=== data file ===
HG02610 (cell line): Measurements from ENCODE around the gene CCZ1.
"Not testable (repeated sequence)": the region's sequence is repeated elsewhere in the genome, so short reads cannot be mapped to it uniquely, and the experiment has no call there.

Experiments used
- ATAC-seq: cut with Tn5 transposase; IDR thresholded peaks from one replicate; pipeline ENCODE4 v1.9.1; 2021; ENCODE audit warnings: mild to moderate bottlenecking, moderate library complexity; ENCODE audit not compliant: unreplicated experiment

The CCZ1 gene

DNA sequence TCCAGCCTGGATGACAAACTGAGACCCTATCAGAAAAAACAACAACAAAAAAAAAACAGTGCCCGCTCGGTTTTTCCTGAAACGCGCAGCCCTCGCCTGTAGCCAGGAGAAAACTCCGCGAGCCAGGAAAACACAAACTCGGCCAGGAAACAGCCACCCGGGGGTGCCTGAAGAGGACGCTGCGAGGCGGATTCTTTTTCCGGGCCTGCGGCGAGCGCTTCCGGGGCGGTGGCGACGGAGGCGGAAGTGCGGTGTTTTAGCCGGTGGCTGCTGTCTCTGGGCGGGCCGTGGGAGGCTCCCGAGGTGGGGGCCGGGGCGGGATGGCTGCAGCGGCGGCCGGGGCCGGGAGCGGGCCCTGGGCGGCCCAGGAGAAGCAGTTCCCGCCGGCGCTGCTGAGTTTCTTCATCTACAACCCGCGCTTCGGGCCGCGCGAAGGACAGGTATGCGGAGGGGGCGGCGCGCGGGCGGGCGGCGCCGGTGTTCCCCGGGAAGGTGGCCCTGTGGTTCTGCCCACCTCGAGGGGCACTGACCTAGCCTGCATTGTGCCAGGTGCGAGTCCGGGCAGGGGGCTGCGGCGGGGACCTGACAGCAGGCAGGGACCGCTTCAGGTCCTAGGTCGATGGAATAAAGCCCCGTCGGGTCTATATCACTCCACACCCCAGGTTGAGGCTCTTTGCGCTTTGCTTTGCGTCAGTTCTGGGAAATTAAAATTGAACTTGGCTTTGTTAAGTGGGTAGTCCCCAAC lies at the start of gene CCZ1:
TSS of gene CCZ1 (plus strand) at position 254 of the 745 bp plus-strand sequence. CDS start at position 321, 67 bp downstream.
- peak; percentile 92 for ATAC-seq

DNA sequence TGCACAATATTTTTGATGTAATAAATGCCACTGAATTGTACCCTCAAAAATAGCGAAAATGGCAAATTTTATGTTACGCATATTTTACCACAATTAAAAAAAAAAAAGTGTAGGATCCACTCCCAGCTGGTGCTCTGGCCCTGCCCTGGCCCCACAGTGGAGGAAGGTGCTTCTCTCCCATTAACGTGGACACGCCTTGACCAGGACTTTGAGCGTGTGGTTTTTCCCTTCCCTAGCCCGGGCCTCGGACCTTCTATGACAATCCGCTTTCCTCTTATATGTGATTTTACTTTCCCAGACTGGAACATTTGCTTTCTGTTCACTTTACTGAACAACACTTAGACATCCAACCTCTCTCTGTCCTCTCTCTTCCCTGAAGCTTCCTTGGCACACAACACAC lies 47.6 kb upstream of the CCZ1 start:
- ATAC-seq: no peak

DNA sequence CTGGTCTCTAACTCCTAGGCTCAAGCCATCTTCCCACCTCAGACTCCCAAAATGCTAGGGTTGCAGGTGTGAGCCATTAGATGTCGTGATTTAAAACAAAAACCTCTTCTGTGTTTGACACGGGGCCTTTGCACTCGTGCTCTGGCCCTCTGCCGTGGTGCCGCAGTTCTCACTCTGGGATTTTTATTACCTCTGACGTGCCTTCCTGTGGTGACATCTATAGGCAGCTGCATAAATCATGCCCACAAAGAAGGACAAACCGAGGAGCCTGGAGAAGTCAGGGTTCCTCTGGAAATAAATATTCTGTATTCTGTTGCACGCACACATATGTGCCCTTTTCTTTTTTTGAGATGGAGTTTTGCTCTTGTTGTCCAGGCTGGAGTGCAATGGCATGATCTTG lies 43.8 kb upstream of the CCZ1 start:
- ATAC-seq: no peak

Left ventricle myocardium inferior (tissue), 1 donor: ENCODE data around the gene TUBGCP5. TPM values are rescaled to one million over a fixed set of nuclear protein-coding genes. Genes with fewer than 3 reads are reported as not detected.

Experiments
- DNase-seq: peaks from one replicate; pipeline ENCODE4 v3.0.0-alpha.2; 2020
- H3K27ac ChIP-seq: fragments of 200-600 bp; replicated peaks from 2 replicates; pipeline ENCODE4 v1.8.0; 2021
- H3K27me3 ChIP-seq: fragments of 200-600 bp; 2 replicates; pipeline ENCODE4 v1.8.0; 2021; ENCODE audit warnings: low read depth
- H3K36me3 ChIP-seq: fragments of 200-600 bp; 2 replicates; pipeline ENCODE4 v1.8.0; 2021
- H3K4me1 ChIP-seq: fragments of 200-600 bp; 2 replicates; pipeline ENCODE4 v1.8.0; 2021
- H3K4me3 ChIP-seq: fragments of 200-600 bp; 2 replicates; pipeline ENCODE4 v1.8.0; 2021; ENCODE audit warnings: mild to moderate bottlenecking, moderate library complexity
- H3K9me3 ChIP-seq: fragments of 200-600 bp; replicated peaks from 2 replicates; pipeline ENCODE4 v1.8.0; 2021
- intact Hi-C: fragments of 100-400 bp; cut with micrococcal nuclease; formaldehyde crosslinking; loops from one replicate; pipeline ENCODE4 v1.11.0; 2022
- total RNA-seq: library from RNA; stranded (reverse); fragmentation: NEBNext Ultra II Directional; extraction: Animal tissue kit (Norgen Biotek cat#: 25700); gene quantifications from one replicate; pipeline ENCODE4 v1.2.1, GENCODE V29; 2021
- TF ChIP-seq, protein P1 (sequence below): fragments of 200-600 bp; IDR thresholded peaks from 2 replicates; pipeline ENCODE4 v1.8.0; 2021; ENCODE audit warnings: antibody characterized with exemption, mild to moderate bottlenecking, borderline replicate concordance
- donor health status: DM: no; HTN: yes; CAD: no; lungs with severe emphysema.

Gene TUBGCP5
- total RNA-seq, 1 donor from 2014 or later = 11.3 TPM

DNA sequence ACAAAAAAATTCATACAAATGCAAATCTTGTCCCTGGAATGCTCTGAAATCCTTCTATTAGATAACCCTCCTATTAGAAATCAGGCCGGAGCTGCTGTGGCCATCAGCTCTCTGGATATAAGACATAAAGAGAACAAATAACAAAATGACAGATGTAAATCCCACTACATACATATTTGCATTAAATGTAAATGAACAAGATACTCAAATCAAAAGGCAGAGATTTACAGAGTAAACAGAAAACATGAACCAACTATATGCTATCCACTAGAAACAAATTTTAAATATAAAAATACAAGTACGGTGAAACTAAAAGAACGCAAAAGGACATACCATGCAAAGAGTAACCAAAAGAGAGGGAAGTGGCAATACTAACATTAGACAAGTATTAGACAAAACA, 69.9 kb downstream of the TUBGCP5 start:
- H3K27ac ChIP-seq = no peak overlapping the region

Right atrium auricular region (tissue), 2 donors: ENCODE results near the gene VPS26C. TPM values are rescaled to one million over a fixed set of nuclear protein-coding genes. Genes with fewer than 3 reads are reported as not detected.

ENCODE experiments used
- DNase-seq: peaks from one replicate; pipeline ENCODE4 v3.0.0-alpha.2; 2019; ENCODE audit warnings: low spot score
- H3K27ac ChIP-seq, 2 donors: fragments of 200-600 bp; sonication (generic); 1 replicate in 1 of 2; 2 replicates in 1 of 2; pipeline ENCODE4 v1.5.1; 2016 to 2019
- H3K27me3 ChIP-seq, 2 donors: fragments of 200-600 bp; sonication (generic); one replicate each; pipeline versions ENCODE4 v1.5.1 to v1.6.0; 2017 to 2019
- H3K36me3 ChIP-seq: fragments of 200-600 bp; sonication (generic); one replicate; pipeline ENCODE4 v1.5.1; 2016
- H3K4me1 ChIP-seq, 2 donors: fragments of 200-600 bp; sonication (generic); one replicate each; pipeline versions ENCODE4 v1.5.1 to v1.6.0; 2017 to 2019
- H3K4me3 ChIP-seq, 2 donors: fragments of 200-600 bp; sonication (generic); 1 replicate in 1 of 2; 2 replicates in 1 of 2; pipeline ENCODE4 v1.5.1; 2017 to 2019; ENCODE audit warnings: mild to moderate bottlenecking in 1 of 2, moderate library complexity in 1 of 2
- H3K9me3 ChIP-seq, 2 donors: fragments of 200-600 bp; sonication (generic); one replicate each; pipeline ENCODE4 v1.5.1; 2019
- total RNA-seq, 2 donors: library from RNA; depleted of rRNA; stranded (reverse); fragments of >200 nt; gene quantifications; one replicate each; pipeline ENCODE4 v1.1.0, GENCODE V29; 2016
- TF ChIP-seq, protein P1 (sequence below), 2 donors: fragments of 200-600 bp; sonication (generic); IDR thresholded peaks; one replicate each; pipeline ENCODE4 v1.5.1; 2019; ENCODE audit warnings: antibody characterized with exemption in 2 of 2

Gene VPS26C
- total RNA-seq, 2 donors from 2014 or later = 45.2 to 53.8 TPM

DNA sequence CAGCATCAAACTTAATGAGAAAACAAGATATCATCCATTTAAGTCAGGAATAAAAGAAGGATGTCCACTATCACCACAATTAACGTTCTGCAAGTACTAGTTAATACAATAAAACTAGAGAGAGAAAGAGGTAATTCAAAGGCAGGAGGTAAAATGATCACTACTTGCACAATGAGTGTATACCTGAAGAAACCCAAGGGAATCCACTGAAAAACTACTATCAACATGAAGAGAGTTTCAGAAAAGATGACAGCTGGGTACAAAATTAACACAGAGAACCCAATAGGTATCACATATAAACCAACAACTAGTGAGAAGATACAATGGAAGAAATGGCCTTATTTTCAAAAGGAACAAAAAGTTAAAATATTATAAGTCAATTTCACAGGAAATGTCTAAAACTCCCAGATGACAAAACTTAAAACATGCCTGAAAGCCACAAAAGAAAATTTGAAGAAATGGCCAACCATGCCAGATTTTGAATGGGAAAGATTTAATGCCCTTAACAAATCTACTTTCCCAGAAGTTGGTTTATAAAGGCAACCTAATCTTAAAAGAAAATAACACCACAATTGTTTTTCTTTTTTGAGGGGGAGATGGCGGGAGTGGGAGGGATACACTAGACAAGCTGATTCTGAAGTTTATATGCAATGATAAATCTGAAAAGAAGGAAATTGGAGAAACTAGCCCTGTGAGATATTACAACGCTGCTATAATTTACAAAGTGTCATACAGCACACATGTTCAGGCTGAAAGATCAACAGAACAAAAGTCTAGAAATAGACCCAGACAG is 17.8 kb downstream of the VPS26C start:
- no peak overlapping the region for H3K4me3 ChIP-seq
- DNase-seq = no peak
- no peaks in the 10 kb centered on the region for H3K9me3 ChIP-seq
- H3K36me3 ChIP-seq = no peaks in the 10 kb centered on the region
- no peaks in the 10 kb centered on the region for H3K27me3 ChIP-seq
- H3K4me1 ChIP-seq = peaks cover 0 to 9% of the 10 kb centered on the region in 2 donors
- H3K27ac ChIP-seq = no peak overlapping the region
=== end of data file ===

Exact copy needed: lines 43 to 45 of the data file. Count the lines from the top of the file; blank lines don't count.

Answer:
DNA sequence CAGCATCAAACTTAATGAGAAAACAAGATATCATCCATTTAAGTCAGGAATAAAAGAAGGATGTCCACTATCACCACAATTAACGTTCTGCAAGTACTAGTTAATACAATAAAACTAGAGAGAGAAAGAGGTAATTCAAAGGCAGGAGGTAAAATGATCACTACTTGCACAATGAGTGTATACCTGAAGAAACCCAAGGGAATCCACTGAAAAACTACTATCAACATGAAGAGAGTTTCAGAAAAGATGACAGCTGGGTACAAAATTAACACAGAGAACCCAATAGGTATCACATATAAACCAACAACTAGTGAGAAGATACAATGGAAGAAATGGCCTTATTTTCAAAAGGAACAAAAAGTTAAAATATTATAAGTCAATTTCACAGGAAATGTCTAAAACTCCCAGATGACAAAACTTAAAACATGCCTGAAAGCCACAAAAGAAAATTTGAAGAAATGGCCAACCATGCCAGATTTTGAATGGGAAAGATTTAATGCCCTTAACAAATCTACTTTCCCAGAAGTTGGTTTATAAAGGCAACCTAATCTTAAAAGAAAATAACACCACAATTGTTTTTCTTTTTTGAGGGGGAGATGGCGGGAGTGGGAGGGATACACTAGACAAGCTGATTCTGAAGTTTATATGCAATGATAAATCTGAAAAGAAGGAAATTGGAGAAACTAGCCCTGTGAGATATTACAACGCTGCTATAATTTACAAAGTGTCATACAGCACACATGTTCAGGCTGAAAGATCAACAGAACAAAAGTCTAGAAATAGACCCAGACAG is 17.8 kb downstream of the VPS26C start:
- no peak overlapping the region for H3K4me3 ChIP-seq
- DNase-seq = no peak